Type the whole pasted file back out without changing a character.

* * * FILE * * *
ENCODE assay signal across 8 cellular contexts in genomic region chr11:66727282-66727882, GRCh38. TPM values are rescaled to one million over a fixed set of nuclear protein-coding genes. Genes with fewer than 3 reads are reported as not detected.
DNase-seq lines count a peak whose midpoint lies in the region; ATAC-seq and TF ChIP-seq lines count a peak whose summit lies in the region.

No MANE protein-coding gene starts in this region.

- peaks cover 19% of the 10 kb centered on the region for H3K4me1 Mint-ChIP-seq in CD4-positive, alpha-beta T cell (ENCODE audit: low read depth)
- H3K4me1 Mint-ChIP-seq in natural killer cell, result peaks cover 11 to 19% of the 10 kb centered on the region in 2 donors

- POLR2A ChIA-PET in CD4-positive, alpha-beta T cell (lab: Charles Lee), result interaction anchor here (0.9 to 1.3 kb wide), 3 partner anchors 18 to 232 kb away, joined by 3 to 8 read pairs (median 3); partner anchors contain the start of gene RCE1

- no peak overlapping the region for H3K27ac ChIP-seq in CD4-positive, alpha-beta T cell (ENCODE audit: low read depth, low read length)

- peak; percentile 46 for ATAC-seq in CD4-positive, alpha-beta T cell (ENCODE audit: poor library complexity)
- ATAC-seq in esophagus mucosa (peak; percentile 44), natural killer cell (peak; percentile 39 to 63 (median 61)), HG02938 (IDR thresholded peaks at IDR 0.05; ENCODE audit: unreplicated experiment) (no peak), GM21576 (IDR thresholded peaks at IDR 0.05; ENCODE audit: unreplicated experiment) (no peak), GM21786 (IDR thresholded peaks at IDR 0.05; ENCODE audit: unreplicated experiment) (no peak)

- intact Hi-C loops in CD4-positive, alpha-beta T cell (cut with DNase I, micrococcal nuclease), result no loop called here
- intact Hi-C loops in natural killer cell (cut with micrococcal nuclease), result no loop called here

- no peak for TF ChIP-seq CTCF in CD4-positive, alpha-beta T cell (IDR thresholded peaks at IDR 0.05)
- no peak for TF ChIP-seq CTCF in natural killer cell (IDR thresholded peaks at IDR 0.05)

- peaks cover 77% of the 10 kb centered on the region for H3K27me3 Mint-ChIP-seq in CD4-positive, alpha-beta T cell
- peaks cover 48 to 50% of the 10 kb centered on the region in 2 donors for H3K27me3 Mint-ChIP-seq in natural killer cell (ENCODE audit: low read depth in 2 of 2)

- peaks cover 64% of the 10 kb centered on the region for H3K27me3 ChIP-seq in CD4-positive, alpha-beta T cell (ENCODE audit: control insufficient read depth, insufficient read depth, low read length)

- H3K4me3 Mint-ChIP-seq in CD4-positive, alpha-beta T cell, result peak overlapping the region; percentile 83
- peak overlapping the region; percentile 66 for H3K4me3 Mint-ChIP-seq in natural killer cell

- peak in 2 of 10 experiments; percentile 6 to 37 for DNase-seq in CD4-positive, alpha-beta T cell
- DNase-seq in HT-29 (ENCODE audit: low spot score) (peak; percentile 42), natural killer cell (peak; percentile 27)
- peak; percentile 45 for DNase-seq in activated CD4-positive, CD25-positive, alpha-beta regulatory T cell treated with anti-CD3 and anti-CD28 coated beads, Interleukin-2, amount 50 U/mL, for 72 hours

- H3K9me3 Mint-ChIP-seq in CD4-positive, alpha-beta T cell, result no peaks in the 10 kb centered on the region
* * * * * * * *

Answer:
ENCODE assay signal across 8 cellular contexts in genomic region chr11:66727282-66727882, GRCh38. TPM values are rescaled to one million over a fixed set of nuclear protein-coding genes. Genes with fewer than 3 reads are reported as not detected.
DNase-seq lines count a peak whose midpoint lies in the region; ATAC-seq and TF ChIP-seq lines count a peak whose summit lies in the region.

No MANE protein-coding gene starts in this region.

- peaks cover 19% of the 10 kb centered on the region for H3K4me1 Mint-ChIP-seq in CD4-positive, alpha-beta T cell (ENCODE audit: low read depth)
- H3K4me1 Mint-ChIP-seq in natural killer cell, result peaks cover 11 to 19% of the 10 kb centered on the region in 2 donors

- POLR2A ChIA-PET in CD4-positive, alpha-beta T cell (lab: Charles Lee), result interaction anchor here (0.9 to 1.3 kb wide), 3 partner anchors 18 to 232 kb away, joined by 3 to 8 read pairs (median 3); partner anchors contain the start of gene RCE1

- no peak overlapping the region for H3K27ac ChIP-seq in CD4-positive, alpha-beta T cell (ENCODE audit: low read depth, low read length)

- peak; percentile 46 for ATAC-seq in CD4-positive, alpha-beta T cell (ENCODE audit: poor library complexity)
- ATAC-seq in esophagus mucosa (peak; percentile 44), natural killer cell (peak; percentile 39 to 63 (median 61)), HG02938 (IDR thresholded peaks at IDR 0.05; ENCODE audit: unreplicated experiment) (no peak), GM21576 (IDR thresholded peaks at IDR 0.05; ENCODE audit: unreplicated experiment) (no peak), GM21786 (IDR thresholded peaks at IDR 0.05; ENCODE audit: unreplicated experiment) (no peak)

- intact Hi-C loops in CD4-positive, alpha-beta T cell (cut with DNase I, micrococcal nuclease), result no loop called here
- intact Hi-C loops in natural killer cell (cut with micrococcal nuclease), result no loop called here

- no peak for TF ChIP-seq CTCF in CD4-positive, alpha-beta T cell (IDR thresholded peaks at IDR 0.05)
- no peak for TF ChIP-seq CTCF in natural killer cell (IDR thresholded peaks at IDR 0.05)

- peaks cover 77% of the 10 kb centered on the region for H3K27me3 Mint-ChIP-seq in CD4-positive, alpha-beta T cell
- peaks cover 48 to 50% of the 10 kb centered on the region in 2 donors for H3K27me3 Mint-ChIP-seq in natural killer cell (ENCODE audit: low read depth in 2 of 2)

- peaks cover 64% of the 10 kb centered on the region for H3K27me3 ChIP-seq in CD4-positive, alpha-beta T cell (ENCODE audit: control insufficient read depth, insufficient read depth, low read length)

- H3K4me3 Mint-ChIP-seq in CD4-positive, alpha-beta T cell, result peak overlapping the region; percentile 83
- peak overlapping the region; percentile 66 for H3K4me3 Mint-ChIP-seq in natural killer cell

- peak in 2 of 10 experiments; percentile 6 to 37 for DNase-seq in CD4-positive, alpha-beta T cell
- DNase-seq in HT-29 (ENCODE audit: low spot score) (peak; percentile 42), natural killer cell (peak; percentile 27)
- peak; percentile 45 for DNase-seq in activated CD4-positive, CD25-positive, alpha-beta regulatory T cell treated with anti-CD3 and anti-CD28 coated beads, Interleukin-2, amount 50 U/mL, for 72 hours

- H3K9me3 Mint-ChIP-seq in CD4-positive, alpha-beta T cell, result no peaks in the 10 kb centered on the region